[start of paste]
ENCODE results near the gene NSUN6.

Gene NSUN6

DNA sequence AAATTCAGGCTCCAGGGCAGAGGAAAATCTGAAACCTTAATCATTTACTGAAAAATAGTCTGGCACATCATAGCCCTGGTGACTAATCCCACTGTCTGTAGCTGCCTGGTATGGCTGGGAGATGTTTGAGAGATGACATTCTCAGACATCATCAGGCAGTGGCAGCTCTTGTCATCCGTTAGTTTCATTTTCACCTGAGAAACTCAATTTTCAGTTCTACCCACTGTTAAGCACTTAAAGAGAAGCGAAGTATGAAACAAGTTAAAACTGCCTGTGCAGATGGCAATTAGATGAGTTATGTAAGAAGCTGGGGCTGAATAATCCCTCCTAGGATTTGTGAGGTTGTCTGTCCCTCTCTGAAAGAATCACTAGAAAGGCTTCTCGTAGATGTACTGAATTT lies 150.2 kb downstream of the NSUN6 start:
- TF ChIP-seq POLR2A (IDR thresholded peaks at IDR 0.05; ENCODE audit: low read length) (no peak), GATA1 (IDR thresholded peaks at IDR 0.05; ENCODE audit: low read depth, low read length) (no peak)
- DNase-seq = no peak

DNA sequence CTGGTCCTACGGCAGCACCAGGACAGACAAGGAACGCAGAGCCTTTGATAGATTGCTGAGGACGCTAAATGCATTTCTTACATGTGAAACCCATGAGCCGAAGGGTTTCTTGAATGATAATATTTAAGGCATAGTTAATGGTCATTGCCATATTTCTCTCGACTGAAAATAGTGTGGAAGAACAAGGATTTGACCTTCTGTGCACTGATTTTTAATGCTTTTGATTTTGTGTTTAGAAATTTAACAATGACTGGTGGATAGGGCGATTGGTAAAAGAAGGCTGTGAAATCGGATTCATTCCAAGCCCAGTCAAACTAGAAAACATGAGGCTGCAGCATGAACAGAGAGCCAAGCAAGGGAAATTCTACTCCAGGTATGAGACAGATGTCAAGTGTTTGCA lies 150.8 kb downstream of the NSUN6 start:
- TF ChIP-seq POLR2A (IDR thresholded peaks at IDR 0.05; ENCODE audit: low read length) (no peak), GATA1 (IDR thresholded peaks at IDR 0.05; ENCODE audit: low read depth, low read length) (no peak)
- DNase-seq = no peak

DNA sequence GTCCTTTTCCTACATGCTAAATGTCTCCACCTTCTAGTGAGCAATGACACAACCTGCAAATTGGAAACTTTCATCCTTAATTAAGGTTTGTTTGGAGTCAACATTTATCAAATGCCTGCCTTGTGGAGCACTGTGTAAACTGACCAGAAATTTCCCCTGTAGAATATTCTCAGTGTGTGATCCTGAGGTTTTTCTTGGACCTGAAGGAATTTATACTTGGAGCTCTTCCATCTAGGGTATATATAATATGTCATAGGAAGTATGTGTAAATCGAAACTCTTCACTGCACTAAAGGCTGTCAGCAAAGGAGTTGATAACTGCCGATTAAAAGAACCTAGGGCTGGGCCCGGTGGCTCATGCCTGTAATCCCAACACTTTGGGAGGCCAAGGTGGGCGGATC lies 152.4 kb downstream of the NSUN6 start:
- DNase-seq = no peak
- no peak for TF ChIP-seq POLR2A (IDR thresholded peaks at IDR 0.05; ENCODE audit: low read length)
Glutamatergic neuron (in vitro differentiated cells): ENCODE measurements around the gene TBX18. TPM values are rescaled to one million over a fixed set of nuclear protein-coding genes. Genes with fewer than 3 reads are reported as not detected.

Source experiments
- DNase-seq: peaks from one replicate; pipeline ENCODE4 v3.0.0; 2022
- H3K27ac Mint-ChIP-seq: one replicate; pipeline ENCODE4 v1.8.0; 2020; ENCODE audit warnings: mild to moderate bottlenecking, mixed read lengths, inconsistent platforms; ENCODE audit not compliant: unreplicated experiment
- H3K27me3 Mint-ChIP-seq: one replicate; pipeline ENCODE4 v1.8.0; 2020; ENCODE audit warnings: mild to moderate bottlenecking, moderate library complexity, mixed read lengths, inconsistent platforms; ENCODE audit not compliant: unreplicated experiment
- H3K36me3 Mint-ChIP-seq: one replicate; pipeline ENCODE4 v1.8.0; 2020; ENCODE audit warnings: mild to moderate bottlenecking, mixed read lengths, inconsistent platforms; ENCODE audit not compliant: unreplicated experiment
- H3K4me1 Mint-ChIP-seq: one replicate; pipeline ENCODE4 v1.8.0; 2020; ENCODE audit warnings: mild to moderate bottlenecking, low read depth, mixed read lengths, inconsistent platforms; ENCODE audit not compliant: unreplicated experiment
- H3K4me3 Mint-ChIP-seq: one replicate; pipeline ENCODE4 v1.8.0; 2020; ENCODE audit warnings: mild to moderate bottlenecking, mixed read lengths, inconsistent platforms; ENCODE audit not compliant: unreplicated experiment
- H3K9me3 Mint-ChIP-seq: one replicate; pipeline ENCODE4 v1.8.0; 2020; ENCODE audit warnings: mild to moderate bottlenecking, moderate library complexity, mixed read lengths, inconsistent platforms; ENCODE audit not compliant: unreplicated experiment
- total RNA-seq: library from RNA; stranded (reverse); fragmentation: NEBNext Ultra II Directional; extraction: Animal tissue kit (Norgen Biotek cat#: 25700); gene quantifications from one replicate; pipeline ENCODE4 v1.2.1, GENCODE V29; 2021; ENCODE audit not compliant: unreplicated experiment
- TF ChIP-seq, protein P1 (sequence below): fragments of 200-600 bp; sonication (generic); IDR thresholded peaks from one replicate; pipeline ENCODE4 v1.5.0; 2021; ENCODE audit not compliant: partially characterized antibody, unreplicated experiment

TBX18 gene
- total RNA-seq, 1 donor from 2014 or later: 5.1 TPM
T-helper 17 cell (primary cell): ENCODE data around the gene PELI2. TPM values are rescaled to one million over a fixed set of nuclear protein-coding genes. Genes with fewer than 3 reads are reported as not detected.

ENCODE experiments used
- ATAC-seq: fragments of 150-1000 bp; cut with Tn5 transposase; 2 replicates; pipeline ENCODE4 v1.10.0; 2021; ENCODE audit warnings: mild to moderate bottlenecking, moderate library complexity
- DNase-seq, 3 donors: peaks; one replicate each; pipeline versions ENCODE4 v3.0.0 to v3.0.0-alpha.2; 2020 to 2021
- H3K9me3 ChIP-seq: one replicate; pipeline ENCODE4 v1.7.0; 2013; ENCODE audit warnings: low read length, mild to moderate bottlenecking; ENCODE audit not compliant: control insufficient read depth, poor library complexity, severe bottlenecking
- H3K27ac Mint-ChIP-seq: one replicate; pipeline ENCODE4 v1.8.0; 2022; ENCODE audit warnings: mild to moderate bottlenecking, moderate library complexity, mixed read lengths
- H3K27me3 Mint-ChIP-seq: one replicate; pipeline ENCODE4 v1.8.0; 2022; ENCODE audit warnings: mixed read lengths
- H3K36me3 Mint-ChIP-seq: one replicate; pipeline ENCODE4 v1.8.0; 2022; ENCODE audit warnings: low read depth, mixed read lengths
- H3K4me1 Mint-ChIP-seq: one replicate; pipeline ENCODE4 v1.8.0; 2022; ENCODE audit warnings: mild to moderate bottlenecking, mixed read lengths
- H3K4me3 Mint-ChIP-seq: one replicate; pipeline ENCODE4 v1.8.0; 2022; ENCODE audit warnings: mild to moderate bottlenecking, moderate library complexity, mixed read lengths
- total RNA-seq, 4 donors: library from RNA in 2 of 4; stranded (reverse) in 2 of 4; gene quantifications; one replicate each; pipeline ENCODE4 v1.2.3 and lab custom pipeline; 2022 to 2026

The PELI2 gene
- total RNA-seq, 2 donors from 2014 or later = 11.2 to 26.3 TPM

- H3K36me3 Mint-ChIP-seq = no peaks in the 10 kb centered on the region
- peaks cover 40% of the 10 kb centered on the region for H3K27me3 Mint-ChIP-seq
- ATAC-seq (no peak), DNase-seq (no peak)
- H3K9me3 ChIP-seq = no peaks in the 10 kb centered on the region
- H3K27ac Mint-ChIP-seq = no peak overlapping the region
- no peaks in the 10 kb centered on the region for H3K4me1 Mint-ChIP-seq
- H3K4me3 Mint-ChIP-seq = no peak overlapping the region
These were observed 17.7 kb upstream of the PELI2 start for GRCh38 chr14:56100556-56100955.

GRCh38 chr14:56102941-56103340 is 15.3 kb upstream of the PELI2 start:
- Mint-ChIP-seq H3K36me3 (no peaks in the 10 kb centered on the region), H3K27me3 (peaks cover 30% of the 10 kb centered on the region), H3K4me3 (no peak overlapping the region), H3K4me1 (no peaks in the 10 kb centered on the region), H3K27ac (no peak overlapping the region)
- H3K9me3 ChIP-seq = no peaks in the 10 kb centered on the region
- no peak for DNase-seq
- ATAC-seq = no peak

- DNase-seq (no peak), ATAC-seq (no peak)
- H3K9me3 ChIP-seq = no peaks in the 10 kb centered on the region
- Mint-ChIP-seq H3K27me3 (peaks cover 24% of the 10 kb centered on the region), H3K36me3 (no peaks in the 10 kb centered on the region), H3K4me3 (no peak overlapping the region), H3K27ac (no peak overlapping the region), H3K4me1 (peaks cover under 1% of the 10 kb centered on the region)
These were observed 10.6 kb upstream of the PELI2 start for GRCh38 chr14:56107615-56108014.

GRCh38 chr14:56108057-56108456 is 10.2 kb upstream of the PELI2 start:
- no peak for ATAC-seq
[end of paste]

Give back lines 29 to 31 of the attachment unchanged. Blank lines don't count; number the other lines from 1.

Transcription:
- H3K9me3 ChIP-seq: one replicate; pipeline ENCODE4 v1.7.0; 2013; ENCODE audit warnings: low read length, mild to moderate bottlenecking; ENCODE audit not compliant: control insufficient read depth, poor library complexity, severe bottlenecking
- H3K27ac Mint-ChIP-seq: one replicate; pipeline ENCODE4 v1.8.0; 2022; ENCODE audit warnings: mild to moderate bottlenecking, moderate library complexity, mixed read lengths
- H3K27me3 Mint-ChIP-seq: one replicate; pipeline ENCODE4 v1.8.0; 2022; ENCODE audit warnings: mixed read lengths